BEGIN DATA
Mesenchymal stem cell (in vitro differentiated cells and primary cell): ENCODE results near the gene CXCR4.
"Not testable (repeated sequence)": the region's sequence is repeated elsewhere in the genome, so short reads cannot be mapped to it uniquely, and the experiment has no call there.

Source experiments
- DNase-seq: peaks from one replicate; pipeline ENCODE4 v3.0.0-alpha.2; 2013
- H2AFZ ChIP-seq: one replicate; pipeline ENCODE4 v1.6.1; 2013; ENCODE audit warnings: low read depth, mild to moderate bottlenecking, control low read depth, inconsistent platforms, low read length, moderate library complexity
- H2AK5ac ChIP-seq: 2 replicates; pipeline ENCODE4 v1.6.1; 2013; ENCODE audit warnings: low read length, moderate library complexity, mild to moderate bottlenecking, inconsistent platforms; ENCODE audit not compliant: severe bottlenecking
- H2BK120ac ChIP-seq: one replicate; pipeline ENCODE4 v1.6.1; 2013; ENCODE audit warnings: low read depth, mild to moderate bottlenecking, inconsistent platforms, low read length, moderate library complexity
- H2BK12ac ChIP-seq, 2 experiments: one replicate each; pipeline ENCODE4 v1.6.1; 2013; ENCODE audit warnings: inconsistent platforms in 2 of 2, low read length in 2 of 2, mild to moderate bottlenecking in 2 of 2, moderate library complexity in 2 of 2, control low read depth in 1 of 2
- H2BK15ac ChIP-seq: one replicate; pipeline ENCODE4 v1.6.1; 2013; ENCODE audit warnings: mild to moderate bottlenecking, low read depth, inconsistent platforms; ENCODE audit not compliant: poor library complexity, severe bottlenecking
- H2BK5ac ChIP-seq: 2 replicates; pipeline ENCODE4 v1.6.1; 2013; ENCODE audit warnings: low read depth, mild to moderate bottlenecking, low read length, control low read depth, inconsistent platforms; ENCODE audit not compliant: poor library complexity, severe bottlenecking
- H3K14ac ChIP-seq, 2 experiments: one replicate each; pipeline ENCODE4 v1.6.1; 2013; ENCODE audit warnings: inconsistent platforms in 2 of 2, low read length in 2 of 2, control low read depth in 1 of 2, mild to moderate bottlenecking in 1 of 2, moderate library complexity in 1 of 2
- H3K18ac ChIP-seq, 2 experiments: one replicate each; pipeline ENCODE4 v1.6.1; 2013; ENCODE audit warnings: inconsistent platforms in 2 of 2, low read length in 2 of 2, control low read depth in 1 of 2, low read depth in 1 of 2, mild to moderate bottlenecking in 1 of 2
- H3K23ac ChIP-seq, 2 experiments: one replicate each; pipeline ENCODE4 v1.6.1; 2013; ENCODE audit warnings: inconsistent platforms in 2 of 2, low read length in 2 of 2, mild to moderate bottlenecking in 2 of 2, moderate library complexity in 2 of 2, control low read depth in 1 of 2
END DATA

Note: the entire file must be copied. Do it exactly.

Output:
Mesenchymal stem cell (in vitro differentiated cells and primary cell): ENCODE results near the gene CXCR4.
"Not testable (repeated sequence)": the region's sequence is repeated elsewhere in the genome, so short reads cannot be mapped to it uniquely, and the experiment has no call there.

Source experiments
- DNase-seq: peaks from one replicate; pipeline ENCODE4 v3.0.0-alpha.2; 2013
- H2AFZ ChIP-seq: one replicate; pipeline ENCODE4 v1.6.1; 2013; ENCODE audit warnings: low read depth, mild to moderate bottlenecking, control low read depth, inconsistent platforms, low read length, moderate library complexity
- H2AK5ac ChIP-seq: 2 replicates; pipeline ENCODE4 v1.6.1; 2013; ENCODE audit warnings: low read length, moderate library complexity, mild to moderate bottlenecking, inconsistent platforms; ENCODE audit not compliant: severe bottlenecking
- H2BK120ac ChIP-seq: one replicate; pipeline ENCODE4 v1.6.1; 2013; ENCODE audit warnings: low read depth, mild to moderate bottlenecking, inconsistent platforms, low read length, moderate library complexity
- H2BK12ac ChIP-seq, 2 experiments: one replicate each; pipeline ENCODE4 v1.6.1; 2013; ENCODE audit warnings: inconsistent platforms in 2 of 2, low read length in 2 of 2, mild to moderate bottlenecking in 2 of 2, moderate library complexity in 2 of 2, control low read depth in 1 of 2
- H2BK15ac ChIP-seq: one replicate; pipeline ENCODE4 v1.6.1; 2013; ENCODE audit warnings: mild to moderate bottlenecking, low read depth, inconsistent platforms; ENCODE audit not compliant: poor library complexity, severe bottlenecking
- H2BK5ac ChIP-seq: 2 replicates; pipeline ENCODE4 v1.6.1; 2013; ENCODE audit warnings: low read depth, mild to moderate bottlenecking, low read length, control low read depth, inconsistent platforms; ENCODE audit not compliant: poor library complexity, severe bottlenecking
- H3K14ac ChIP-seq, 2 experiments: one replicate each; pipeline ENCODE4 v1.6.1; 2013; ENCODE audit warnings: inconsistent platforms in 2 of 2, low read length in 2 of 2, control low read depth in 1 of 2, mild to moderate bottlenecking in 1 of 2, moderate library complexity in 1 of 2
- H3K18ac ChIP-seq, 2 experiments: one replicate each; pipeline ENCODE4 v1.6.1; 2013; ENCODE audit warnings: inconsistent platforms in 2 of 2, low read length in 2 of 2, control low read depth in 1 of 2, low read depth in 1 of 2, mild to moderate bottlenecking in 1 of 2
- H3K23ac ChIP-seq, 2 experiments: one replicate each; pipeline ENCODE4 v1.6.1; 2013; ENCODE audit warnings: inconsistent platforms in 2 of 2, low read length in 2 of 2, mild to moderate bottlenecking in 2 of 2, moderate library complexity in 2 of 2, control low read depth in 1 of 2